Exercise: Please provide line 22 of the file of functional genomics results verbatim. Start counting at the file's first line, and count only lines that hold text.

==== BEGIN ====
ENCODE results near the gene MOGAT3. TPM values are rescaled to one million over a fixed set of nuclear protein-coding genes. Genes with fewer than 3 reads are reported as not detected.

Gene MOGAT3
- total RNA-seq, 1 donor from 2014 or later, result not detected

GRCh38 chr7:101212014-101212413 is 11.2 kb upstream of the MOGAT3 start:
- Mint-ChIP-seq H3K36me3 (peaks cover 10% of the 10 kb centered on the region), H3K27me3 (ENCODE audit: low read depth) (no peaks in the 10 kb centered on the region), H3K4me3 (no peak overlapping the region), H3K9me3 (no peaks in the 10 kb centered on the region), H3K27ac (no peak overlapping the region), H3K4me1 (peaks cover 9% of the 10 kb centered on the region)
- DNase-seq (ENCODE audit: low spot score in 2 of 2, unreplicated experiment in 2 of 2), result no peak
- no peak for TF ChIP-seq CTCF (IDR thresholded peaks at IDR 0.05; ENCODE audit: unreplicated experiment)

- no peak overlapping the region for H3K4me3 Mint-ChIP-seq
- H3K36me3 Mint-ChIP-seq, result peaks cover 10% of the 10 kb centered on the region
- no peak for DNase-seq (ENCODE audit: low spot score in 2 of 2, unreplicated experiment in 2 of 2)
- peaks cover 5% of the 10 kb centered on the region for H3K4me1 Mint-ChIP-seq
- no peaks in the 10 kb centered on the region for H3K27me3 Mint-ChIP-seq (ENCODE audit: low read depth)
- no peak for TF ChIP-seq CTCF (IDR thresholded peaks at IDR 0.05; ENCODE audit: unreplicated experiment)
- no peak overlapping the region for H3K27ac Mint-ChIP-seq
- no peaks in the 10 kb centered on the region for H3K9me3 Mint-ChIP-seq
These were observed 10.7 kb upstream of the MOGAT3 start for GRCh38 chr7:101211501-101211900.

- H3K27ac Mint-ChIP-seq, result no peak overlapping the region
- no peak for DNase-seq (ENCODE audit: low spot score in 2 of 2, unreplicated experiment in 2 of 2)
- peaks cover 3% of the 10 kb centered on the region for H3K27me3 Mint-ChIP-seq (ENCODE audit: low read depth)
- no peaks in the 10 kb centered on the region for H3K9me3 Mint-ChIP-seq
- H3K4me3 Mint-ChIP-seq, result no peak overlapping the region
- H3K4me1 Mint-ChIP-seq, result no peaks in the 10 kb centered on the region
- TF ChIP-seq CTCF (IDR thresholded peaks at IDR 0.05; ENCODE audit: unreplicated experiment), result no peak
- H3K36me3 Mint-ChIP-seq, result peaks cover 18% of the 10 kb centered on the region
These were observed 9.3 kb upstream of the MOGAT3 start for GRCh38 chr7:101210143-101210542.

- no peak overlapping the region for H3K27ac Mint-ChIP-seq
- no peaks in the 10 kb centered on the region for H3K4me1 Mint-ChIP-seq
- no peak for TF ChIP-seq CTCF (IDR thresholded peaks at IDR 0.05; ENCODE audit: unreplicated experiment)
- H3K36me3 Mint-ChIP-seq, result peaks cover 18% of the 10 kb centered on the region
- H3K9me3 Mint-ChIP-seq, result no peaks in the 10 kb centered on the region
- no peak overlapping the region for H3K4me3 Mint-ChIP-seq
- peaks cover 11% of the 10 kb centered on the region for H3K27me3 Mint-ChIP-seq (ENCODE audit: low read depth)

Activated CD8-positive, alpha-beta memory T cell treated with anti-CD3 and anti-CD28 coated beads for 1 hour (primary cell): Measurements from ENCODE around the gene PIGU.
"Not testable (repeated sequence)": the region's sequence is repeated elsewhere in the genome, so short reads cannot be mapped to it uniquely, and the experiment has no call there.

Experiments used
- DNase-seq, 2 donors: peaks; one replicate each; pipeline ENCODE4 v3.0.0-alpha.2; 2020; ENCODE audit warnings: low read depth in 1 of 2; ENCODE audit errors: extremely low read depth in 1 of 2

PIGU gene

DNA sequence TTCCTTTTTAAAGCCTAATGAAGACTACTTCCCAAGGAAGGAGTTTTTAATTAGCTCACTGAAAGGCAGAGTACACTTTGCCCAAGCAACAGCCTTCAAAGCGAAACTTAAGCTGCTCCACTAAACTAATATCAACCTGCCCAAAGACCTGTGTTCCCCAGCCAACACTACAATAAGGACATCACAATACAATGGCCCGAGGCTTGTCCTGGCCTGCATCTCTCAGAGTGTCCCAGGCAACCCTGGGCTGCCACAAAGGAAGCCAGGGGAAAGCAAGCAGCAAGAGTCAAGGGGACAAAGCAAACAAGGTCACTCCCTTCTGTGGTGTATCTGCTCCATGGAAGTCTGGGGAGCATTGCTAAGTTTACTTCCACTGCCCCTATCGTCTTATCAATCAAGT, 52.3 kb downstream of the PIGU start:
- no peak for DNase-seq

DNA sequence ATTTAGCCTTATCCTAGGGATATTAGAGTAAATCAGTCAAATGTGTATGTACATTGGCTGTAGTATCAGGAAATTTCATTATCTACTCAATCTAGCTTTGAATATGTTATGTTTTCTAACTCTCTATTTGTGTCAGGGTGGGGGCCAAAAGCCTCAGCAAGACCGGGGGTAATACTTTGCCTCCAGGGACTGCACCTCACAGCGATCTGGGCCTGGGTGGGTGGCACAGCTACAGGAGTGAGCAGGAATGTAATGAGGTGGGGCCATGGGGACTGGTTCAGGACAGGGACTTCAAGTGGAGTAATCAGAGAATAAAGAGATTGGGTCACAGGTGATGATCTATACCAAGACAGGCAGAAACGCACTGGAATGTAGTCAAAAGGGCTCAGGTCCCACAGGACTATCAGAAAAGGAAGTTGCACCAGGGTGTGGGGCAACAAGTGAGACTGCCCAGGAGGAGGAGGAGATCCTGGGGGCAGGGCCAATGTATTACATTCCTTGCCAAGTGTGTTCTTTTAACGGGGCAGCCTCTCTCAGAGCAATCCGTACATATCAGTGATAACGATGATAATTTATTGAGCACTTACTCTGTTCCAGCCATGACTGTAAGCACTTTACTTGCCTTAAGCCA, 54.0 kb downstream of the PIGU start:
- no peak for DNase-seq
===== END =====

- H3K4me1 Mint-ChIP-seq, result no peaks in the 10 kb centered on the region